Before I write anything, I want to say many of my friends are happily living and working at fantastic jobs that allow them ample opportunities and provide comfortable livings. However, if you’re 20-something, have a college degree and are not pursuing a standard career lifestyle, the following may be more agreeable to you.
If you don’t have a job as soon as you graduate college, don’t kill yourself in pursuit of it. If you truly want to find a job you can. But here are some reasons why you shouldn’t plunge into the first career job thrown your way.
1. It restrains you. You tell yourself you’re just getting that two or three years of experience and you’re out of there. But are you really? This leads to number two.
2. You become comfortable. Three and a half years down the line you’re still working the same job and not working toward any other goal. But you have learned to budget your money and you get a steady paycheck. You’re independent and happy (isn). Meanwhile, your lifelong dreams and goals are collecting dust on a shelf.
3. No career equals flexibility. If you’re still bar tending or working as a barista, you can take on more shifts, or give away more hours as you please. In this, it allows you give for other events. Non-work related activities. Whether it’s a four-day weekend getaway, a friend’s wedding or three months abroad then on to the next paycheck.
4. Your creativity is tested. You learn you will try just about anything once and apply just about anywhere in order to get where you want to be. At one point I was writing articles for pennies. Pennies! I’m not exaggerating.
5. You’ll become a little more fearless as each day passes. You’ll take the leaps others won’t. You’re going to try a lot of garbage jobs and you’ll quit each one without worrying about where next month’s rent is coming from because you have nothing to lose.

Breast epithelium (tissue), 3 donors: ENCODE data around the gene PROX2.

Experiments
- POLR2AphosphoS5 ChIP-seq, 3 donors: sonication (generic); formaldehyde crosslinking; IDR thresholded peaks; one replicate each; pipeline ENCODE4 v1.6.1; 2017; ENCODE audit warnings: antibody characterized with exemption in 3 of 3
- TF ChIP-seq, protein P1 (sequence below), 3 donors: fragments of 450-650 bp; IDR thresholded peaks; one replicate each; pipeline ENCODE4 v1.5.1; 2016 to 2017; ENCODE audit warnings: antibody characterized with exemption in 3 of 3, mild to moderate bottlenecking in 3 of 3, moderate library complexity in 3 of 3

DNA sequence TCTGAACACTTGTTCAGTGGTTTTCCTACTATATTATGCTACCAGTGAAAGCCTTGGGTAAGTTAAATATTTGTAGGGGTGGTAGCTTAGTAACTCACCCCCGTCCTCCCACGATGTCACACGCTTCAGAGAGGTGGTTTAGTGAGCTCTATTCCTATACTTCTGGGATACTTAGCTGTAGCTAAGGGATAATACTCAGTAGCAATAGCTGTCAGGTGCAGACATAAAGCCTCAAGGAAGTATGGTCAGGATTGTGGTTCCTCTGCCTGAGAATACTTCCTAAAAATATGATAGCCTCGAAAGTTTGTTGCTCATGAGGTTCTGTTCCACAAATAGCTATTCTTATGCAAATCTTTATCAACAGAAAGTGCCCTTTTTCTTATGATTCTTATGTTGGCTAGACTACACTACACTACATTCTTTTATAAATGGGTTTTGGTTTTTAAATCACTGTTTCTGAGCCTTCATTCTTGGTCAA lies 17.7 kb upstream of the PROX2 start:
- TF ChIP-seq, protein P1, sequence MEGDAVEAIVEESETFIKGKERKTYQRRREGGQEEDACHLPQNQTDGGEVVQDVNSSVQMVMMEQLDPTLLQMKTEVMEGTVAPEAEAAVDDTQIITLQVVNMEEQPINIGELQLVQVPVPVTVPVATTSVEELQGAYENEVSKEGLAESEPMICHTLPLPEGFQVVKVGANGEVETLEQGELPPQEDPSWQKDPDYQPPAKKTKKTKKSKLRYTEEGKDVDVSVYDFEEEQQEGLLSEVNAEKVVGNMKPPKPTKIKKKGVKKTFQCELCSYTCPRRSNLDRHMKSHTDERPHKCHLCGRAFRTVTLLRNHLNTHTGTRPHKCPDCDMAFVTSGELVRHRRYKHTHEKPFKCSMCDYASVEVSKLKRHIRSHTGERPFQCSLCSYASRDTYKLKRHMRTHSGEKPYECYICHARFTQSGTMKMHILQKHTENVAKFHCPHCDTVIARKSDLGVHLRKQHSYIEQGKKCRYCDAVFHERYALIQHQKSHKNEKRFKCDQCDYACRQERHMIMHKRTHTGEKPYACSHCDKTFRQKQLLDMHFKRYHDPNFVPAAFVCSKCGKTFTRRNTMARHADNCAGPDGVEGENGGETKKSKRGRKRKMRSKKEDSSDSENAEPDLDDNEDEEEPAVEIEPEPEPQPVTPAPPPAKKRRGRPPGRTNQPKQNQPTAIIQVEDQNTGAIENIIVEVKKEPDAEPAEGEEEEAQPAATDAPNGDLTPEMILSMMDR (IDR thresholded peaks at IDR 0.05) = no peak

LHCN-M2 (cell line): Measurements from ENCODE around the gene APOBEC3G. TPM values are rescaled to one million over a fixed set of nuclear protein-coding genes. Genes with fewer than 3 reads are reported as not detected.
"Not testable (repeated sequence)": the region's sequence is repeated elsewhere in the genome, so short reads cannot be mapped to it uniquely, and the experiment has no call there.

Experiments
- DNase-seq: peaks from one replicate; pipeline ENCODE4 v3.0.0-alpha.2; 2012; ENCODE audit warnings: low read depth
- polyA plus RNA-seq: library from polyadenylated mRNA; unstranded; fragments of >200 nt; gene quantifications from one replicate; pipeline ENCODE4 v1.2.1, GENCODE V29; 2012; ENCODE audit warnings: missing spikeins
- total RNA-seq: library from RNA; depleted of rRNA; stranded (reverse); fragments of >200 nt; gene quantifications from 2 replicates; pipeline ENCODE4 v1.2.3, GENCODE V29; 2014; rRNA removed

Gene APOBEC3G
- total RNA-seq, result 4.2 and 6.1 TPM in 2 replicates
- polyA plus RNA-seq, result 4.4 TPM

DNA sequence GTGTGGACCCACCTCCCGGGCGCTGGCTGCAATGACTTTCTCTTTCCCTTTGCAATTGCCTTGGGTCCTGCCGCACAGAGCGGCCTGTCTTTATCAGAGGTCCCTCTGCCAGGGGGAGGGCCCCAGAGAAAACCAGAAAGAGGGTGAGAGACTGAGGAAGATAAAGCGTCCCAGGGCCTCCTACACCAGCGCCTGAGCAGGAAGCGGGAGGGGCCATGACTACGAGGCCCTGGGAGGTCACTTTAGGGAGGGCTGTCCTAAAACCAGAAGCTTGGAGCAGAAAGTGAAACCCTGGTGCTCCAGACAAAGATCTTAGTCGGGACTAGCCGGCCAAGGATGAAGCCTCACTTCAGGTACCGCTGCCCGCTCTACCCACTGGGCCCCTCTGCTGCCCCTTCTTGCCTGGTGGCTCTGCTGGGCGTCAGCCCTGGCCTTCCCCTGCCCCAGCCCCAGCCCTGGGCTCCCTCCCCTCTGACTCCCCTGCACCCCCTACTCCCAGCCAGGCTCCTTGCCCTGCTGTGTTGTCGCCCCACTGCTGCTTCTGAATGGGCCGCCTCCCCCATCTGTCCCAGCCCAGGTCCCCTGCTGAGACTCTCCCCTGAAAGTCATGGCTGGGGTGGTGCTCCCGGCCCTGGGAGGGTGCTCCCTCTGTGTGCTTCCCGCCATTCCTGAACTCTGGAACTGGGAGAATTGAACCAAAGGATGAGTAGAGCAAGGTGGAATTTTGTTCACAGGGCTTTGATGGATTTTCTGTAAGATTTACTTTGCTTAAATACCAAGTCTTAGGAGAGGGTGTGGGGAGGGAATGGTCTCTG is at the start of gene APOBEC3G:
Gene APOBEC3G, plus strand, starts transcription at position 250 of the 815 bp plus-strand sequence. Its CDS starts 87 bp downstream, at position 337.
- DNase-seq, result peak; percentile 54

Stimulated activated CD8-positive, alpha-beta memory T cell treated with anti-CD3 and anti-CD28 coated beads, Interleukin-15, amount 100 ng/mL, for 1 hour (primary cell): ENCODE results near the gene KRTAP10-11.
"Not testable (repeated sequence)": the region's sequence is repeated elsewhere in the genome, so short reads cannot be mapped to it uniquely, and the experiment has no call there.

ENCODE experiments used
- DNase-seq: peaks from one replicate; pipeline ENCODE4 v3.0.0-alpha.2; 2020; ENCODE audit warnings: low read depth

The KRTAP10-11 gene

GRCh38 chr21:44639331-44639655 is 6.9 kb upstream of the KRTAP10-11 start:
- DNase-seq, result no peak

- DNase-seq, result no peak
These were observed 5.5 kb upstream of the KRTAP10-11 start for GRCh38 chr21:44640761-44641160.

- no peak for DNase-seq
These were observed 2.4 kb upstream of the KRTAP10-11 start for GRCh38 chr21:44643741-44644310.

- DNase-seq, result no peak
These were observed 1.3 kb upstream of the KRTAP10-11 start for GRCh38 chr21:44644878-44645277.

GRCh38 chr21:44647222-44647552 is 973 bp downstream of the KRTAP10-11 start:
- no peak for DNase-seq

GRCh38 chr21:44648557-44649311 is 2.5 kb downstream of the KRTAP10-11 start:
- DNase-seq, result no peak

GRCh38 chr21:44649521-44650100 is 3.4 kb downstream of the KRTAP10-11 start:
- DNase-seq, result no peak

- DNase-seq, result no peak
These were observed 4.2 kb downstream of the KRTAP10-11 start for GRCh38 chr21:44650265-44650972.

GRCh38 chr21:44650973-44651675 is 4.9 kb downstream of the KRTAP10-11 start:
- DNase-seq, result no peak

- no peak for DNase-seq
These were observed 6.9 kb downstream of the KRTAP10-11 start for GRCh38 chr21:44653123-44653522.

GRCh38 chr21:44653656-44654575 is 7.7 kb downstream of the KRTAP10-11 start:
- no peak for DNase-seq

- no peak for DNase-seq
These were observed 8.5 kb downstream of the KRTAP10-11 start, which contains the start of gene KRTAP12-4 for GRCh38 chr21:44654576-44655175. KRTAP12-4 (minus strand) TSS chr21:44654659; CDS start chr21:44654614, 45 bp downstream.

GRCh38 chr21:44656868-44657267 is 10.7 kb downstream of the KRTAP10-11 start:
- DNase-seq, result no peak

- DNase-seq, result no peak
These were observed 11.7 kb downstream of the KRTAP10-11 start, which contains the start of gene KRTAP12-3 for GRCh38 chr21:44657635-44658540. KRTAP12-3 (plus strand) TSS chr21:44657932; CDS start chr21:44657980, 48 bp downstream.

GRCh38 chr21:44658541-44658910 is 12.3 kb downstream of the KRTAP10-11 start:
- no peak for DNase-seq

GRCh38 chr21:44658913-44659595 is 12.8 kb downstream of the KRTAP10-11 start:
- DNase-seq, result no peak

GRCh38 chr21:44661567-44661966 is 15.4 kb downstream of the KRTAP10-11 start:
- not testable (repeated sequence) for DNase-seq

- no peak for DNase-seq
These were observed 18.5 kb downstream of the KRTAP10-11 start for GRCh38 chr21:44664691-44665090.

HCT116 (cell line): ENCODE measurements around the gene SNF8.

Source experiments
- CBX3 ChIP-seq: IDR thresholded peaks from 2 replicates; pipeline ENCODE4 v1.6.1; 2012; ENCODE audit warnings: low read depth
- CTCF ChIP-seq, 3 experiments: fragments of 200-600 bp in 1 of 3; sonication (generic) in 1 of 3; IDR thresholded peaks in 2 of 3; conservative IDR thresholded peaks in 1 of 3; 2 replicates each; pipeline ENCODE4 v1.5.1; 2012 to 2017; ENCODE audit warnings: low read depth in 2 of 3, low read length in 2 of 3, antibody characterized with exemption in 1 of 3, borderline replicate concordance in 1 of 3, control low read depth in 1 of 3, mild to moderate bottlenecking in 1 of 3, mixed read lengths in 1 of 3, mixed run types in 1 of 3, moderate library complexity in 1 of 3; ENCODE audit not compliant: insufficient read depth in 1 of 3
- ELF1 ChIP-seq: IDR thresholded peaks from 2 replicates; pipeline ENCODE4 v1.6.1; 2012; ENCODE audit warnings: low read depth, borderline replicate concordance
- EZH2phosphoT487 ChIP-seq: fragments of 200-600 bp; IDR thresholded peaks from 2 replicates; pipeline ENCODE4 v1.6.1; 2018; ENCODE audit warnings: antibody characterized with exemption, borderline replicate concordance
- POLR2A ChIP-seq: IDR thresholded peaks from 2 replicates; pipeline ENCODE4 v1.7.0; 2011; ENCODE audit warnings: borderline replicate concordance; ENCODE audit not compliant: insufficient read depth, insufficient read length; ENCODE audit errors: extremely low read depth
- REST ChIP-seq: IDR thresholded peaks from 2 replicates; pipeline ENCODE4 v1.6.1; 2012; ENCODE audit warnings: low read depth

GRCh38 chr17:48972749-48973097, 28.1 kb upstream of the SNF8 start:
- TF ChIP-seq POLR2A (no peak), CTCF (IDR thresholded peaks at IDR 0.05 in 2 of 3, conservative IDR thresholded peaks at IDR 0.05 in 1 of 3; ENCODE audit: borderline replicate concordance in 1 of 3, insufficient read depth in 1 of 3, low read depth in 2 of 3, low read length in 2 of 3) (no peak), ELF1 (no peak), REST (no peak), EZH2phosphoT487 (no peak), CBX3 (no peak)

6. Most likely you’ll be more optimistic about life. You’re still waiting for your big break, chance or opportunity. And it’s out there. You didn’t start at a job you don’t love, so you’re never escaping, only pushing forward, waiting or looking.
7. You can be more open minded and insightful about career choices. You will become firm in sticking to your passions, and less firm on life-changing decisions like getting a tattoo. At this point, you’re in your late mid-to-late twenties so you know what you want and don’t need to hide behind expectations of others. So what if I posted an article on “X” on social media five years ago.
8. You won’t stress over debt. In the beginning you’ll be frantic about getting that loan payment in before a late fee or interest hits. But if you’ve deferred that loan, accumulated six late fees and a couple over drafts already, you’ll just say, “I’ll get there someday.” And, you will. And you’ll do it while everyone else is planning their 401k plan.
9. You’ll know the true value of a dollar. You may have debt, but chances are you’re still driving your college clunker, living in a cheap cottage and learning to cook on your own. Your career friends are going out for dinner because they’re too tired to cook. They have car notes and house notes. On the weekends they’re looking at paint samples and you’re watching re-runs on Netflix.
10. Failure becomes irrelevant. At this point, you’ve been rejected, insulted or down right embarrassed on the journey to your dream. But it doesn’t stop you. Failure isn’t a fear to you; it is simply an inevitable part of living.
11. You’ll find pride and confidence in whatever you do. You’ve had time to discover who you are individually, without a career burdening you. Anything you do at this time, you’ll become proud of and embrace it as part of your journey.
12. You’ll remain young. A combination of all of the above. You’re optimistic, adventurous, curious, open-minded, talented, full of fear, yet fearless. You’ll always be making and changing your plan. You’re lost and found all at once.
13. You’ll learn patience. When that career comes, you’ll be ready. And it will have been worth the wait.